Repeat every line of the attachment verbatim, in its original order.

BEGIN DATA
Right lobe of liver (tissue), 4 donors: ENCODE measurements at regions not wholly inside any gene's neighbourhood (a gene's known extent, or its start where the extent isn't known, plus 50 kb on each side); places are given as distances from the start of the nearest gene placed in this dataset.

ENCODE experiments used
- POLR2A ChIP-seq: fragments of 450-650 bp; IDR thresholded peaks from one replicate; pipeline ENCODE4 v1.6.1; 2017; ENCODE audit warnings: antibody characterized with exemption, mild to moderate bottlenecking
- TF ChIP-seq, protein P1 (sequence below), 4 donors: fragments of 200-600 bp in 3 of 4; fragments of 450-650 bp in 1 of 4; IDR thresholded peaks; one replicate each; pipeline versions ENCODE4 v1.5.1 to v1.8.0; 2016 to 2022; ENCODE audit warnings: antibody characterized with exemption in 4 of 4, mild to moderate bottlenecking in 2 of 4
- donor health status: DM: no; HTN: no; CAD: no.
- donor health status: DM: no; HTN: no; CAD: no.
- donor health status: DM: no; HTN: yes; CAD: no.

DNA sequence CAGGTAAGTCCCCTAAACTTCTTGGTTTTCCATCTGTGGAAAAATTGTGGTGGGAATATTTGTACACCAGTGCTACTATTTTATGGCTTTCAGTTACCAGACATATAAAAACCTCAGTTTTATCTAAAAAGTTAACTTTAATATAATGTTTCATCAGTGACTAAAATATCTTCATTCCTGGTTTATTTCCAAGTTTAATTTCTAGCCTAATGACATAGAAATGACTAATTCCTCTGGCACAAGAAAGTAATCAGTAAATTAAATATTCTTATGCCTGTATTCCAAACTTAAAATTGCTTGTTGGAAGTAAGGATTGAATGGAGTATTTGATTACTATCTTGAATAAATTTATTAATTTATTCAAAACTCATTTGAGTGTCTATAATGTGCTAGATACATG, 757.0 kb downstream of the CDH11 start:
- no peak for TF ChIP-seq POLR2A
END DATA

Right lobe of liver (tissue), 4 donors: ENCODE measurements at regions not wholly inside any gene's neighbourhood (a gene's known extent, or its start where the extent isn't known, plus 50 kb on each side); places are given as distances from the start of the nearest gene placed in this dataset.

ENCODE experiments used
- POLR2A ChIP-seq: fragments of 450-650 bp; IDR thresholded peaks from one replicate; pipeline ENCODE4 v1.6.1; 2017; ENCODE audit warnings: antibody characterized with exemption, mild to moderate bottlenecking
- TF ChIP-seq, protein P1 (sequence below), 4 donors: fragments of 200-600 bp in 3 of 4; fragments of 450-650 bp in 1 of 4; IDR thresholded peaks; one replicate each; pipeline versions ENCODE4 v1.5.1 to v1.8.0; 2016 to 2022; ENCODE audit warnings: antibody characterized with exemption in 4 of 4, mild to moderate bottlenecking in 2 of 4
- donor health status: DM: no; HTN: no; CAD: no.
- donor health status: DM: no; HTN: no; CAD: no.
- donor health status: DM: no; HTN: yes; CAD: no.

DNA sequence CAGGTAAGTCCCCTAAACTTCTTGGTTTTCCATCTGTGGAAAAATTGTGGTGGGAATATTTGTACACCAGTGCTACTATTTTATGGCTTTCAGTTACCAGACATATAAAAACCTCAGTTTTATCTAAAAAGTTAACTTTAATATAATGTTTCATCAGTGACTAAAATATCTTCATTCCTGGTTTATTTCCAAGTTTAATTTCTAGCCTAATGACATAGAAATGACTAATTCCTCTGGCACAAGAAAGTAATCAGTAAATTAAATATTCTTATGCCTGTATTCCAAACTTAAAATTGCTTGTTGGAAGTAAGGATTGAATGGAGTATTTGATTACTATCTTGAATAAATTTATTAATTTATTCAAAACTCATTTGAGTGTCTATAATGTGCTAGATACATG, 757.0 kb downstream of the CDH11 start:
- no peak for TF ChIP-seq POLR2A